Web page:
Here's what you need to know about the Indian Space Research Organization




You may have seen inter-galactic battles in movies where aliens fight it out with your common man-turned-superhero and it all seems a bit too surreal. Doesn’t it? However, with innovation and advancements in space technology, the day is not far where we just might discover other livable planets and those movies might actually come to life.

Space organizations all over the world have been trying to use their knowledge to understand the galaxies above and beyond and what they achieve in real life is not any less charismatic than what you may have seen on your silver screen.

And India is not far behind; whose national space agency has made its mark among much more established space exploring entities like NASA.

How India made its mark as one of the largest space agencies in the world

The Indian Space Research Organization (ISRO) is the country’s national space agency, formed in 1969, with Indian scientist and innovator Vikram Sarabhai regarded as the founding father of the space program. The ISRO headquarters is situated in the city of Bengaluru.

Even though ISRO was formed in 1969, Sarabhai had already been involved in launching India’s space program for years. In 1962, India’s then-Prime Minister Jawaharlal Nehru handpicked the physicist, who was also his close aide, to make India’s mark in space. It was in that year that the Indian National Committee for Space Research (INCOSPAR) was set up by the Government of India.

Through Sarabhai’s efforts, India's first rocket launch flew from Saint Mary Magdalene Church in the fishing village of Thumba in Thiruvananthapuram, Kerala, on Nov. 21, 1963. The church then later became known as the “Mecca” of Indian space advancements.

The INCOSPAR was then replaced by ISRO, 7 years after its formation, in 1969.

Sarabhai understood and recognized the role of space technology and how, in the future, it would define a nation’s success. His vision gave a path and direction for ISRO to follow as it embarked on its journey to space exploration and understanding and expanding the technology attached to it.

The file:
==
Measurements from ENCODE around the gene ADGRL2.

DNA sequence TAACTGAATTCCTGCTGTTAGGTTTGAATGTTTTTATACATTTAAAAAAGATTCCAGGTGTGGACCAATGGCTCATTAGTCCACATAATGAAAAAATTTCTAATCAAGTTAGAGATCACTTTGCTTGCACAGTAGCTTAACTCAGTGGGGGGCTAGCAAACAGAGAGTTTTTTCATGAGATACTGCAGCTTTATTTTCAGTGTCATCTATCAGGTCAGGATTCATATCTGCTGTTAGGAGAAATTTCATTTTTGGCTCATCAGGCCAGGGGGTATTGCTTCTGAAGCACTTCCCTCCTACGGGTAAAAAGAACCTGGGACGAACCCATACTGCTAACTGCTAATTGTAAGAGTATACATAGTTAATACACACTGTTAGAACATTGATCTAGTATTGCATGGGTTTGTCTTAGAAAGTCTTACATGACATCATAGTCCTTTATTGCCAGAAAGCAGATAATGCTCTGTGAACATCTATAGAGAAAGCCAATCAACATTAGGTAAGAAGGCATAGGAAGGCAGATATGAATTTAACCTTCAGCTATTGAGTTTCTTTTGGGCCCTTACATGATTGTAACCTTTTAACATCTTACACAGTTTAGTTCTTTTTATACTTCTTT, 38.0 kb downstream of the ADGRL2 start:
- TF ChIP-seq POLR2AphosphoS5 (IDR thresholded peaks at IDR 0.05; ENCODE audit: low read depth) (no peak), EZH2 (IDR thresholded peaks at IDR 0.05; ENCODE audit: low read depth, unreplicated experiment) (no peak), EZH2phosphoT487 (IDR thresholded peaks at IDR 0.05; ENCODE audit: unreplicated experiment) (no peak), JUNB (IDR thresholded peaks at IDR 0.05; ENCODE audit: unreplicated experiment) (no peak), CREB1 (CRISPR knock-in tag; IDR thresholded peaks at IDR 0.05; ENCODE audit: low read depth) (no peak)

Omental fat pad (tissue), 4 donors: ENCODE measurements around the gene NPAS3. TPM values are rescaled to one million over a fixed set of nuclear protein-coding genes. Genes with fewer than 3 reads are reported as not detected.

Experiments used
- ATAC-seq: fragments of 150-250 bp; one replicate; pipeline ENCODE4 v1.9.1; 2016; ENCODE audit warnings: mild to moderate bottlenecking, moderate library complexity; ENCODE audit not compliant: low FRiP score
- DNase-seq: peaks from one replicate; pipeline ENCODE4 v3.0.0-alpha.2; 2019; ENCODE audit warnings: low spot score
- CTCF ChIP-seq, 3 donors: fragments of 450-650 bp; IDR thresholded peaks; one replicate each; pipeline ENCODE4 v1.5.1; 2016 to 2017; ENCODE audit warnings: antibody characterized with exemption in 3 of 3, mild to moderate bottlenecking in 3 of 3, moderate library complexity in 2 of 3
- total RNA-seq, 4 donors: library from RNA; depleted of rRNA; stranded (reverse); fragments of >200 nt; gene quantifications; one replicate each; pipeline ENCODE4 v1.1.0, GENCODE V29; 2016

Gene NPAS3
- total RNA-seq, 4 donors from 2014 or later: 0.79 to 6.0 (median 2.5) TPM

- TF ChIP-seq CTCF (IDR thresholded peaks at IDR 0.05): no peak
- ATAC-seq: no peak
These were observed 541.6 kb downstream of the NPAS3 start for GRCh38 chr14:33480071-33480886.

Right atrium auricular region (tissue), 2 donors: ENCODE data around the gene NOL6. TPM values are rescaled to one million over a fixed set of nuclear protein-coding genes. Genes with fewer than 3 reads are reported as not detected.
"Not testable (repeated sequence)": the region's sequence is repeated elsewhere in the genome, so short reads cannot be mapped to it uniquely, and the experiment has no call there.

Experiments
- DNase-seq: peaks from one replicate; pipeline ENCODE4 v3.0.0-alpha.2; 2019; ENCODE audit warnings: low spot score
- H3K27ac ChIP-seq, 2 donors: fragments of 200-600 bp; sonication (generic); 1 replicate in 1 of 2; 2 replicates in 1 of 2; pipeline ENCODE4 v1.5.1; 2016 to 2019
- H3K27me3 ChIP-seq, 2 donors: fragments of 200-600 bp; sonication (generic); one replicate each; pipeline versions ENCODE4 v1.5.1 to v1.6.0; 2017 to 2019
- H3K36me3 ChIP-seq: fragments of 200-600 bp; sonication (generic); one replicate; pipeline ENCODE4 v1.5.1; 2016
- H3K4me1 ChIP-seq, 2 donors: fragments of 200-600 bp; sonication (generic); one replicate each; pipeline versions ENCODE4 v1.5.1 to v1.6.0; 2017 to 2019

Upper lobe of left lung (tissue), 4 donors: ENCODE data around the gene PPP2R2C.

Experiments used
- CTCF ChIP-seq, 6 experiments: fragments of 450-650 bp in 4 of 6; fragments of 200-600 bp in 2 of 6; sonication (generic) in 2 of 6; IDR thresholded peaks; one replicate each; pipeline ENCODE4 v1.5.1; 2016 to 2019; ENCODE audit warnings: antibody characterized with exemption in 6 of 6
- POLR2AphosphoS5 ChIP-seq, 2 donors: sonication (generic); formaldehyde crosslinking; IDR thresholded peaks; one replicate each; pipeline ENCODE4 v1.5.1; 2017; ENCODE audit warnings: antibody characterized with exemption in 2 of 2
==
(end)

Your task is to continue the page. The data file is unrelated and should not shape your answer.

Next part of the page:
ISRO’s vision for national development 

The ISRO’s vision is to “harness space technology for national development while pursuing space science research and planetary exploration.”

In 1975, India launched its first satellite, called  Aryabhata, with the help of the Soviet Union. The satellite was named after the first major Indian mathematician-astronomer, Aryabhata. However, it stopped working after a few days of function in space.

After that, the ISRO began working on developing its own set of the launch vehicle. (They had previously used a Soviet rocket.) In 1979, ISRO performed launch tests on the Satellite Launch Vehicle-3 (SLV-3), which could reportedly place up to 88 lbs. (40 kilograms) of payloads into orbit.

India makes it to space

On July 18, 1980, India became only the sixth “space-faring” nation in the world after SLV-3 successfully was launched from Sriharikota Range (SHAR) and placed Rohini Satellite (RS-1) in orbit.

After SLV-3’s success, the ISRO subsequently launched advanced launch vehicle projects such as the Augmented Satellite Launch Vehicle (ASLV), Polar Satellite Launch Vehicle (PSLV) and the Geosynchronous Satellite Launch Vehicle (GSLV).

The ISRO has become the sixth-largest space agency in the world, upholding its mission of “bringing space to the service of the common man, to the service of the Nation.”